Similarly, Jared Diamond noted in his book, "Guns, Germs and Steel", (video) that the children he encountered in the wilds of Papua New Guinea were all geniuses, so astounded was he with their incredibly intimate knowledge of their world. Tragically, many children in modern society live in impoverished environments, with little to do but watch cartoons on TV or play mind numbing video games.
And here is an astonishing and inspiring video of kids teaching themselves. Sugata Mitra installed a computer in a hole in the wall that separated his office from a slum outside New Delhi. To his delight, a child finds it, starts playing with it, and soon calls over his friends to see. Within one day, they are excitedly browsing the web. The experiment is repeated in a remote area of India, where English is not spoken. The same thing happened and in 3 months time, a whole bunch of kids have taught themselves English! No adults were present!
The Chekhov story just demonstrates how punishment does not work for the educational process, and indeed, just creates an anxious learning disabled adult cat or human. The late George Carlin did a humorous sketch on education which I enjoy very much:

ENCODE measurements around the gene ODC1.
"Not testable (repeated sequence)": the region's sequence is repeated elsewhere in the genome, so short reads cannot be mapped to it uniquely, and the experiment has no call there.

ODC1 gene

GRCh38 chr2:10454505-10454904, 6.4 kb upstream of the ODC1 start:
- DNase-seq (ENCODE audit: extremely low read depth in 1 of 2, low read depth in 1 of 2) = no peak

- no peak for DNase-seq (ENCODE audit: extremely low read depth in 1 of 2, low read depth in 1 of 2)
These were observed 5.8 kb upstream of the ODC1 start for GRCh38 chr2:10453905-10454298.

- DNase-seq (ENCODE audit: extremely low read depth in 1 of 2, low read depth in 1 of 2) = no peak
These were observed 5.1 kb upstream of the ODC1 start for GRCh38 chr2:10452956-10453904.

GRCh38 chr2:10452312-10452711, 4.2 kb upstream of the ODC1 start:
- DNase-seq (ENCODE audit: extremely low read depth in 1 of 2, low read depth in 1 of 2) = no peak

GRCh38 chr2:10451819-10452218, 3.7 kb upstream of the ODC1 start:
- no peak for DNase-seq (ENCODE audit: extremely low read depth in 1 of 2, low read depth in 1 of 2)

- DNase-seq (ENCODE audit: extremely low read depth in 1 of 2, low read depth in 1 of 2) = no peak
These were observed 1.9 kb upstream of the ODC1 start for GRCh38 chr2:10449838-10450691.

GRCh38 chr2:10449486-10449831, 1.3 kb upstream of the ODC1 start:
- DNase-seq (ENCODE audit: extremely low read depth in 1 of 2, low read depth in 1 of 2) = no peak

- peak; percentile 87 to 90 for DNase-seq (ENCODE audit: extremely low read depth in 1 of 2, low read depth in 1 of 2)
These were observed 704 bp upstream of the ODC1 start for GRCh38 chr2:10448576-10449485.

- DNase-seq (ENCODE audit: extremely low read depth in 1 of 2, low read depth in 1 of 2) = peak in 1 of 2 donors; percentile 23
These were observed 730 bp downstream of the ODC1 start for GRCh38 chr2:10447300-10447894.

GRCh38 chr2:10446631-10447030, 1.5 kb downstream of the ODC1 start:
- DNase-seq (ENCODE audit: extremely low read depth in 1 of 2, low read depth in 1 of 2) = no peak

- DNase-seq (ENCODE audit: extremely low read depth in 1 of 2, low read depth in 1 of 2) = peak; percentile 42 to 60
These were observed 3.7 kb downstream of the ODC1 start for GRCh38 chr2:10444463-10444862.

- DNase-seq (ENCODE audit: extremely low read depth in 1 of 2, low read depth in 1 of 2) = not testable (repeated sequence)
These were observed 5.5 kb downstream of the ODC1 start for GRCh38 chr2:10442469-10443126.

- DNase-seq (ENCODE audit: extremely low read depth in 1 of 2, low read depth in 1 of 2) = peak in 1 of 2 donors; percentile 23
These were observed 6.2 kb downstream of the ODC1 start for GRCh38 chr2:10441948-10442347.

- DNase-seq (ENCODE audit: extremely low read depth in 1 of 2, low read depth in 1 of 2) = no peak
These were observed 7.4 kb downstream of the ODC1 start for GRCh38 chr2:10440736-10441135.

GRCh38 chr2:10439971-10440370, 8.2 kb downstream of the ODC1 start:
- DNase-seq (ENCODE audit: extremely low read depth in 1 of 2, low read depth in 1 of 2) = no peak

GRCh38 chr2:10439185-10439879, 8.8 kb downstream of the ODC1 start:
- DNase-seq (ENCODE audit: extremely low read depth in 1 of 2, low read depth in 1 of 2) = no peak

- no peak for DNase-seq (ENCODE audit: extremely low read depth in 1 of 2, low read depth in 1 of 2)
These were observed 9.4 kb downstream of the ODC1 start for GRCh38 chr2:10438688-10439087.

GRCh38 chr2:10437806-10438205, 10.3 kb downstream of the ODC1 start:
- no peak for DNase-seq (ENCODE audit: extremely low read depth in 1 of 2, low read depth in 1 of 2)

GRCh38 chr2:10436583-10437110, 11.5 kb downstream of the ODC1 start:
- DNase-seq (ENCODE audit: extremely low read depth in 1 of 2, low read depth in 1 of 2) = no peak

His skit echoes the long held views of educational critic John Taylor Gatto, and I have collected some of Gatto's quotes here on my webpage: "Dumbing Us Down." It is all part of the "Domination System that needs to be dismantled. " Presidential candidate, Ron Paul, has even suggested we could save 50 billion or so by getting rid of the US Department of Education, and it's misguided attempts at bolstering educational performance through standardized testing as required by the No Child Left Behind Act. All this "teaching to the test," reduces diversity in the knowledge of our children and general populous, a surefire way to reduce our competitive advantage. Actually we would save a lot more, because this cabinet level department is reducing our productivity, not increasing it. See if you agree with the premise of this talk by Sir Ken Robinson: "Do Schools Kill Creativity?"
Ken Robinson states in the above video: "If you think of it, children starting school this year, will be retiring in 2065. Nobody has a clue.... what the world will look like in 5 years time....Creativity now, is as important in education as literacy, and we should treat it with the same status (applause). ....If you are not prepared to be wrong, you will never come up with anything original. " For more info, check out Ken Robinson's July 2008 article "The Educational System Needs a Radical Shake-Up"
His parents were playful and still are, and I liked the anecdote that his parents even allowed him to paint his room however he liked!
Last updated 17 October 2008
2008 by Duen
Hsi Yen, All rights reserved.